Why the BBC’s decision to muzzle the Major was far from Fawlty

The broadcaster must think of its audience over "completist" concerns. Plus, the joys of an underwhelming exhibit at the British Library

Share
Related Topics

As I wrote last week, Radio 4 will shortly broadcast the complete text of Tony Harrison’s poem V, which caused something of a fuss at the time of its first publication because of its faithful transmission of the obscene graffiti in a Leeds cemetery. Now it seems, late at night and with a certain amount of advance warning, the C-word and the F-word will be admitted to the Royal Enclosure of the broadcastable affront.

Over at the other end of the paddock, though, the stewards have just escorted another word out. And though they did it without fuss some people have  noticed and are making a fuss anyway. The fact that racial epithets have been edited out of an old episode of Fawlty Towers – the one in which the Major reveals just how behind the times he is in terms of racial politesse – has been greeted in some quarters as a prim excess of nicety on the BBC’s part.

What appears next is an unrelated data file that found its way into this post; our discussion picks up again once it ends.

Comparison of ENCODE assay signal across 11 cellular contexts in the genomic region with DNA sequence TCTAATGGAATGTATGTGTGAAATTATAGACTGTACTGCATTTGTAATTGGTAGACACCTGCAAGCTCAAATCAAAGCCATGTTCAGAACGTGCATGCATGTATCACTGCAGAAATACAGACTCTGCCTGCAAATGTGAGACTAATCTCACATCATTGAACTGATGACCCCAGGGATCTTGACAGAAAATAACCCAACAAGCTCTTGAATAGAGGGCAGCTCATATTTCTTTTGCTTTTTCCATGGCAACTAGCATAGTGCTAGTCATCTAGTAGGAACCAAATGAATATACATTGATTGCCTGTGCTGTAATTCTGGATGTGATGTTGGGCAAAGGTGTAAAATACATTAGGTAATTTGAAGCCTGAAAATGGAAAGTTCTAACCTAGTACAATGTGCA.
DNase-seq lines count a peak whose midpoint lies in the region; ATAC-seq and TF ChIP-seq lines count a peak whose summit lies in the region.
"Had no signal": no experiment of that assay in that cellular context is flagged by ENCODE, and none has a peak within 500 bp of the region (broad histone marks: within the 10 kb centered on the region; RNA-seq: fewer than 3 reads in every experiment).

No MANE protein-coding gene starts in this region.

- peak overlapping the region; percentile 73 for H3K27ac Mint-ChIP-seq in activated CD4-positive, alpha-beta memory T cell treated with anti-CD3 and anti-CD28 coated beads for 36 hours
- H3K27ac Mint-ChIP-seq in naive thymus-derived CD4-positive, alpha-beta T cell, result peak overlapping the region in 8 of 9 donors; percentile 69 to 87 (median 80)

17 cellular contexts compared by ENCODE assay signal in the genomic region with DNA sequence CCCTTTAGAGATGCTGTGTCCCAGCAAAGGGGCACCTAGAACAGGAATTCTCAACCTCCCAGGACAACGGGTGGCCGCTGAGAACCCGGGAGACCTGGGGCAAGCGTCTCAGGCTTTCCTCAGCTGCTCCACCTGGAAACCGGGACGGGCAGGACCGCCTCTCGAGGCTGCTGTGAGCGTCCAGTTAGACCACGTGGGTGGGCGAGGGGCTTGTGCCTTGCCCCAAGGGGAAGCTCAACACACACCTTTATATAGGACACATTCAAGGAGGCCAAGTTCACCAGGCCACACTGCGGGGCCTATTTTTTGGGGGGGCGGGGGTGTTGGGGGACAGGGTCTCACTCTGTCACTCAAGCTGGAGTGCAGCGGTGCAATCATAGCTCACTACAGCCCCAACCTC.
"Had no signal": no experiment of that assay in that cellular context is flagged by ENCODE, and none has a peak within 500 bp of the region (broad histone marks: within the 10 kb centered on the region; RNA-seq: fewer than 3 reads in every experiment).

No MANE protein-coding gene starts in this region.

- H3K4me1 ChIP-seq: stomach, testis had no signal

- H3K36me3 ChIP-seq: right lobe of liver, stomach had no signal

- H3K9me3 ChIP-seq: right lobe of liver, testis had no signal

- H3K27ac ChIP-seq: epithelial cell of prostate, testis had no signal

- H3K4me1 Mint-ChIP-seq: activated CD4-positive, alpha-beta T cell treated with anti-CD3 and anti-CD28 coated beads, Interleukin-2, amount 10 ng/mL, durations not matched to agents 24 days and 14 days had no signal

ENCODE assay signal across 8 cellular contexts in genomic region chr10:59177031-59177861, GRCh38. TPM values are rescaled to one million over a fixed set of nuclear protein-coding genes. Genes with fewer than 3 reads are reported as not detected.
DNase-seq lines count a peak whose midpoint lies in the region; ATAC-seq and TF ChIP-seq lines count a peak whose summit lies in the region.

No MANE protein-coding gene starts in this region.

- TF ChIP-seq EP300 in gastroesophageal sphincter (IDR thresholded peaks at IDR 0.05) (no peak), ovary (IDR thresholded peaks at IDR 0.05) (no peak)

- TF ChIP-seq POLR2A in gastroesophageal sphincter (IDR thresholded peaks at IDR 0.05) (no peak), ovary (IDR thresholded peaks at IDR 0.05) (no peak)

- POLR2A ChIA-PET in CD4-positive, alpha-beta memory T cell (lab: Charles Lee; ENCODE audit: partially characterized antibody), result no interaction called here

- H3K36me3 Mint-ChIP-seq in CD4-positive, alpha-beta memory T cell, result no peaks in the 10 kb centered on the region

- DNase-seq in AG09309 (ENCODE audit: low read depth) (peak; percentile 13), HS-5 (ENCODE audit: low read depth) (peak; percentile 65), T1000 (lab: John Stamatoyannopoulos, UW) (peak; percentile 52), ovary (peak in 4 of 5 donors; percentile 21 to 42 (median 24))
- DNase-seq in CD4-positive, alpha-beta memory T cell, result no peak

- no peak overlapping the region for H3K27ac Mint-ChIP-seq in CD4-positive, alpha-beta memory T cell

I confess my first instinct was to agree with the complainants. The scene in question mocks racism rather than endorsing it and generally speaking it’s a bad idea to pretend that the past was a nicer place than was actually the truth. The BBC is also sometimes twitchily over-responsive to potential rather than actual public distress (as in its decision to remove the Jimmy Savile episode of Desert Island Discs from its online archive rather than simply acknowledge that it was recorded in different circumstances). Surely, I thought, the audience is adult enough to be able to judge the intention and the nuances of the scene in question. And then I read a newspaper report on the matter and thought that it might be a little more complicated than I’d first assumed.